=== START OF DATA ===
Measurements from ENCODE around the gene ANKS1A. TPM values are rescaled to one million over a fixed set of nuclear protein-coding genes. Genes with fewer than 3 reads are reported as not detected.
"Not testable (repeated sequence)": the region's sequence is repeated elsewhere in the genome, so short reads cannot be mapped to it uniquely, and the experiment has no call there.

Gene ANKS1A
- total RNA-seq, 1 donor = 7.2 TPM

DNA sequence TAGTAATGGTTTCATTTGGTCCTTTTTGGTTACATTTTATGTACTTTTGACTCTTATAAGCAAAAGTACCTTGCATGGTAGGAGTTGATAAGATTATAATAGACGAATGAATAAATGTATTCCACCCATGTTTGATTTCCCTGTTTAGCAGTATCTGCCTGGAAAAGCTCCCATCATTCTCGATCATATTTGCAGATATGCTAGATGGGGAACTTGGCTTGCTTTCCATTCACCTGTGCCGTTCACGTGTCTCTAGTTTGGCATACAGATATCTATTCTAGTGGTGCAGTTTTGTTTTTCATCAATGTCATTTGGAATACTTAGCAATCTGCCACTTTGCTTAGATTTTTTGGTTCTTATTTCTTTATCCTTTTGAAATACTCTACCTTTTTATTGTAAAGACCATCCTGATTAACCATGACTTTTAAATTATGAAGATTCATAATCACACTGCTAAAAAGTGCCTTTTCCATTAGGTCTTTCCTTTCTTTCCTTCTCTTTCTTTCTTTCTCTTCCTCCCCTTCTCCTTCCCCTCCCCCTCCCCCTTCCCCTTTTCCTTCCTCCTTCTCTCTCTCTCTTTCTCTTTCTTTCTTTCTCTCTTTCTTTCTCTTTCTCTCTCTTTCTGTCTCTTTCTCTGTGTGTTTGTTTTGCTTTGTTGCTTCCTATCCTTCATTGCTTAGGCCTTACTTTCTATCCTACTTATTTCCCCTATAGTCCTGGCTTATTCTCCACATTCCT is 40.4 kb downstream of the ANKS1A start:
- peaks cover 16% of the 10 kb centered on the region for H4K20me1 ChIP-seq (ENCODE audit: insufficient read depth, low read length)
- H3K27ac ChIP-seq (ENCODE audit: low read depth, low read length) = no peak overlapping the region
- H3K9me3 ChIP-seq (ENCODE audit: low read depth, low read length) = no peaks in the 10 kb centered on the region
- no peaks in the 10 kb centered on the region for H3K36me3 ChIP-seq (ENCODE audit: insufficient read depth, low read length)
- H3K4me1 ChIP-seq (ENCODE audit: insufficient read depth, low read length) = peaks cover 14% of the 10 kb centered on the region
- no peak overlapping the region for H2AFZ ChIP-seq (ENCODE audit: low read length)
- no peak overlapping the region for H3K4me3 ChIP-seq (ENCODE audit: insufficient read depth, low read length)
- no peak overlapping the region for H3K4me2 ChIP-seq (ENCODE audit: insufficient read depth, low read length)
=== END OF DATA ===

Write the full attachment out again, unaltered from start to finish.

Measurements from ENCODE around the gene ANKS1A. TPM values are rescaled to one million over a fixed set of nuclear protein-coding genes. Genes with fewer than 3 reads are reported as not detected.
"Not testable (repeated sequence)": the region's sequence is repeated elsewhere in the genome, so short reads cannot be mapped to it uniquely, and the experiment has no call there.

Gene ANKS1A
- total RNA-seq, 1 donor = 7.2 TPM

DNA sequence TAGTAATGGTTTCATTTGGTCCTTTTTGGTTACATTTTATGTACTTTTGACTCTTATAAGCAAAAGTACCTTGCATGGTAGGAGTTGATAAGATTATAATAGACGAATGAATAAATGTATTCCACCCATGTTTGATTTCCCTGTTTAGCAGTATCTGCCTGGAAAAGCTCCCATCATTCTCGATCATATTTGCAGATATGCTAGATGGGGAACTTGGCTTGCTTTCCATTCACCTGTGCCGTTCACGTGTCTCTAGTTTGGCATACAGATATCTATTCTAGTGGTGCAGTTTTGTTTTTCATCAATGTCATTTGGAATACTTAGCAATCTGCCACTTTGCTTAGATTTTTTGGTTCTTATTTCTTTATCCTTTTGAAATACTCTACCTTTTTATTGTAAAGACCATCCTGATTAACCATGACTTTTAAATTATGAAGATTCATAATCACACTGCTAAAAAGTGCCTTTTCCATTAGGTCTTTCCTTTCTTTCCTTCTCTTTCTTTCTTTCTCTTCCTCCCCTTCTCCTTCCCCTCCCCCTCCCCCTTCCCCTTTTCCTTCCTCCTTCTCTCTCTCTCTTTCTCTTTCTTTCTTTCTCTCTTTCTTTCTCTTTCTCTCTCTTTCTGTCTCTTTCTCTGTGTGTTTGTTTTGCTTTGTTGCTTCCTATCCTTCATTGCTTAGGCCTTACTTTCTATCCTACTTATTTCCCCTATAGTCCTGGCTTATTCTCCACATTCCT is 40.4 kb downstream of the ANKS1A start:
- peaks cover 16% of the 10 kb centered on the region for H4K20me1 ChIP-seq (ENCODE audit: insufficient read depth, low read length)
- H3K27ac ChIP-seq (ENCODE audit: low read depth, low read length) = no peak overlapping the region
- H3K9me3 ChIP-seq (ENCODE audit: low read depth, low read length) = no peaks in the 10 kb centered on the region
- no peaks in the 10 kb centered on the region for H3K36me3 ChIP-seq (ENCODE audit: insufficient read depth, low read length)
- H3K4me1 ChIP-seq (ENCODE audit: insufficient read depth, low read length) = peaks cover 14% of the 10 kb centered on the region
- no peak overlapping the region for H2AFZ ChIP-seq (ENCODE audit: low read length)
- no peak overlapping the region for H3K4me3 ChIP-seq (ENCODE audit: insufficient read depth, low read length)
- no peak overlapping the region for H3K4me2 ChIP-seq (ENCODE audit: insufficient read depth, low read length)